ron rothman.ron rothman
selectively conformist

Things I Don’t Get

Some things I don’t get:

  1. Why spam is effective (i.e., who is buying that cheap Viagra, paying for those university diplomas, applying for “100% guaranteed” mortgages, etc.?)
  2. Why people ask for (or tolerate) ice cubes in their water
  3. Modern art

I’ll tackle the first two another time. This weekend I went to the Museum of Modern Art.

Ron Visits MOMA

Things I Don't GetThings I Don't GetThings I Don't Get

For the impatient, let me just state my conclusion now: MOMA is the biggest ripoff since college textbooks.

My mother had wanted to visit the museum for some time now, so we made a birthday trip out of it for her.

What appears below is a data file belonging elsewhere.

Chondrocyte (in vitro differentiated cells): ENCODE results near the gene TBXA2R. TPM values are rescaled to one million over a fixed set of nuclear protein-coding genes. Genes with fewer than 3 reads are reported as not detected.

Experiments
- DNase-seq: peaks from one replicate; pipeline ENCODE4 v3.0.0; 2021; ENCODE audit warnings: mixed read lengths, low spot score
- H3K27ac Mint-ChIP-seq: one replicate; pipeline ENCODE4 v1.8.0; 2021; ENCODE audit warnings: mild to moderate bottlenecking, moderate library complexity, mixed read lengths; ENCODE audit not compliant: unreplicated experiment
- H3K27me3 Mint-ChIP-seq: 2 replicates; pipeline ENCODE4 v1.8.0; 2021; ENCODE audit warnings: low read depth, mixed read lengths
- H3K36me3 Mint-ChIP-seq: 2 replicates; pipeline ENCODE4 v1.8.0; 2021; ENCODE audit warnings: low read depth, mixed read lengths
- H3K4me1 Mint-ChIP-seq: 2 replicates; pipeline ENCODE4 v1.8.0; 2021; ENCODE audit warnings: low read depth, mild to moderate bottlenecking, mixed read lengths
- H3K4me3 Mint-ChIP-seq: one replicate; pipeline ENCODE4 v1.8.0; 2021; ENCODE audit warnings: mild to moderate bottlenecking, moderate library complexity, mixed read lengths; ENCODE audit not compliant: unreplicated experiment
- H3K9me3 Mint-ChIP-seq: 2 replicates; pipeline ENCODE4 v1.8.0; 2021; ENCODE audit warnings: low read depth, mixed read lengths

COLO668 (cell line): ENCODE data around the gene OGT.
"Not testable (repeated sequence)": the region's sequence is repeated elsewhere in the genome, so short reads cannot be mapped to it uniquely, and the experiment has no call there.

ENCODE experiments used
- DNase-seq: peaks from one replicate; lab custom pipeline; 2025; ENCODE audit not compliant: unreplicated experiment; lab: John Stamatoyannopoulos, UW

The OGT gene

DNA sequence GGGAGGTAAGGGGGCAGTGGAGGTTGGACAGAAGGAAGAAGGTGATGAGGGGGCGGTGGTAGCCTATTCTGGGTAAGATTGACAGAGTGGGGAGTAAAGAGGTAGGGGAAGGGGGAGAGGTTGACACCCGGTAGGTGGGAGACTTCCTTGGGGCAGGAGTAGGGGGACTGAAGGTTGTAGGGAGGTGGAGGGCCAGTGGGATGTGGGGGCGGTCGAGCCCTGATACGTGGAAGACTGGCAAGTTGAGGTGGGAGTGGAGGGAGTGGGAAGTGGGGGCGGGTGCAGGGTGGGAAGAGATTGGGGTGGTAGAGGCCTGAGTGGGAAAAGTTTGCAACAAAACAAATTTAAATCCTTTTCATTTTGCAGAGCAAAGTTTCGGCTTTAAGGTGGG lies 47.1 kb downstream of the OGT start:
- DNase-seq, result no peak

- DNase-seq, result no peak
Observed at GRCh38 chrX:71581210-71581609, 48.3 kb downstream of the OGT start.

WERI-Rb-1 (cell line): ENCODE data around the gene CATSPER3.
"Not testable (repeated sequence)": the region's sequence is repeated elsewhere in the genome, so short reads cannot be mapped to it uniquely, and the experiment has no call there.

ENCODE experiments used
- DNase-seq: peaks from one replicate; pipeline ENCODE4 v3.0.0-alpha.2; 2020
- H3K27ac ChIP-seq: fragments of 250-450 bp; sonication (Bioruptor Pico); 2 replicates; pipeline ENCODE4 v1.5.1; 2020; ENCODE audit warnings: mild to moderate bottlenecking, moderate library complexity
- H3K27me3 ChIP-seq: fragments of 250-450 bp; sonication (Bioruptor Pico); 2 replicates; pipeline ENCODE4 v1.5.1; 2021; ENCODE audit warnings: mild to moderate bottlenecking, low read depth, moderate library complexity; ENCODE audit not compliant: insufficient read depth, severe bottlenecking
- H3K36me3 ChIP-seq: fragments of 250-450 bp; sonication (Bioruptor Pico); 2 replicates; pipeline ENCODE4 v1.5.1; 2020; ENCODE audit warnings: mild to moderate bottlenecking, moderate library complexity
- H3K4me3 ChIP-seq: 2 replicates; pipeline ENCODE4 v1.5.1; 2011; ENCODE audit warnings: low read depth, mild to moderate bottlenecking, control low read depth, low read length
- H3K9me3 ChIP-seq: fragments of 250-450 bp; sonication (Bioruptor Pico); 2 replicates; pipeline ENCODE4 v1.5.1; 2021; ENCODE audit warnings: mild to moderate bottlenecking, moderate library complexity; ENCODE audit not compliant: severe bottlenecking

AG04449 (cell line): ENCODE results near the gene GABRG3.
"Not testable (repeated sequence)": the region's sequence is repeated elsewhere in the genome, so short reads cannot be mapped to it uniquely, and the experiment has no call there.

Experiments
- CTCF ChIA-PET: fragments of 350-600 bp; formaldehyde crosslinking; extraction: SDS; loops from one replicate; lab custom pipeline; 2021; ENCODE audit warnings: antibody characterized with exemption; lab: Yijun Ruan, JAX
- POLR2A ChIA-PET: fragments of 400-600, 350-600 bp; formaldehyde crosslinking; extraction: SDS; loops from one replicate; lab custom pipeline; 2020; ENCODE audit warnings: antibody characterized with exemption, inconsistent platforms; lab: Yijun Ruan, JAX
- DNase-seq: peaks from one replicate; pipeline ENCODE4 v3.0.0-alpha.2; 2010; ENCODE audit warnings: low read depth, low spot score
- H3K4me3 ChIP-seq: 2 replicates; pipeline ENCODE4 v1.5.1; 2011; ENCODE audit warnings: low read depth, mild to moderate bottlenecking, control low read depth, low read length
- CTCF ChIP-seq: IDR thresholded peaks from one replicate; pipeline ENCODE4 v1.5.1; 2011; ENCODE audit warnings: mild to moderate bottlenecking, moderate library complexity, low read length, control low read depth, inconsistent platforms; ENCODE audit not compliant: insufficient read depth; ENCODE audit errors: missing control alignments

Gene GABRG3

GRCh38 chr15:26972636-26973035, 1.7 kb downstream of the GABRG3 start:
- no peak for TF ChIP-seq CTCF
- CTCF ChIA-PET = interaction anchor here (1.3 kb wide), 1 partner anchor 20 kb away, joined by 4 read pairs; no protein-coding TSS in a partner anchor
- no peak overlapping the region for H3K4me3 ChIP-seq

Admission: $20 apiece. As we paid the cashier, I swear that for a split second I saw the words “I DON’T CARE! I’D RATHER OVERCHARGE PATRONS — THAN CALL MY BENEFACTORS FOR HELP!” floating in a cartoon bubble over his head.

I’ve decided that there are two problems with MOMA.

The first is that they charge an audacious $20 per person. Their mission is clearly not to make their collection accessible to the public; if it were, they’d follow the Met’s example and structure the admission fee as a suggested donation–or at least charge a more reasonable amount.